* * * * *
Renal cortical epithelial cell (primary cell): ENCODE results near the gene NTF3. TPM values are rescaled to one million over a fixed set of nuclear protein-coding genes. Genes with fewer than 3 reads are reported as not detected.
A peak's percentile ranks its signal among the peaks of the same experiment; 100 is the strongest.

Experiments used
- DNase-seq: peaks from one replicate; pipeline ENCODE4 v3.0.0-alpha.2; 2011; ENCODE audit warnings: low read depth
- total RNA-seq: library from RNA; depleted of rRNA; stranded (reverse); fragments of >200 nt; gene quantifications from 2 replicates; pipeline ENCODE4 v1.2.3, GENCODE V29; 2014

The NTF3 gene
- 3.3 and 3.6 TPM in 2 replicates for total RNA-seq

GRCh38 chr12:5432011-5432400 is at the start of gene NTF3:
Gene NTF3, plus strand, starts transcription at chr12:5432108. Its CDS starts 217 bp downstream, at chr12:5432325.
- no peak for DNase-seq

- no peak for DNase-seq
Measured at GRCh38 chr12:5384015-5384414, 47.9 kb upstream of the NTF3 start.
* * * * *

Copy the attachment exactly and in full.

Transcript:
Renal cortical epithelial cell (primary cell): ENCODE results near the gene NTF3. TPM values are rescaled to one million over a fixed set of nuclear protein-coding genes. Genes with fewer than 3 reads are reported as not detected.
A peak's percentile ranks its signal among the peaks of the same experiment; 100 is the strongest.

Experiments used
- DNase-seq: peaks from one replicate; pipeline ENCODE4 v3.0.0-alpha.2; 2011; ENCODE audit warnings: low read depth
- total RNA-seq: library from RNA; depleted of rRNA; stranded (reverse); fragments of >200 nt; gene quantifications from 2 replicates; pipeline ENCODE4 v1.2.3, GENCODE V29; 2014

The NTF3 gene
- 3.3 and 3.6 TPM in 2 replicates for total RNA-seq

GRCh38 chr12:5432011-5432400 is at the start of gene NTF3:
Gene NTF3, plus strand, starts transcription at chr12:5432108. Its CDS starts 217 bp downstream, at chr12:5432325.
- no peak for DNase-seq

- no peak for DNase-seq
Measured at GRCh38 chr12:5384015-5384414, 47.9 kb upstream of the NTF3 start.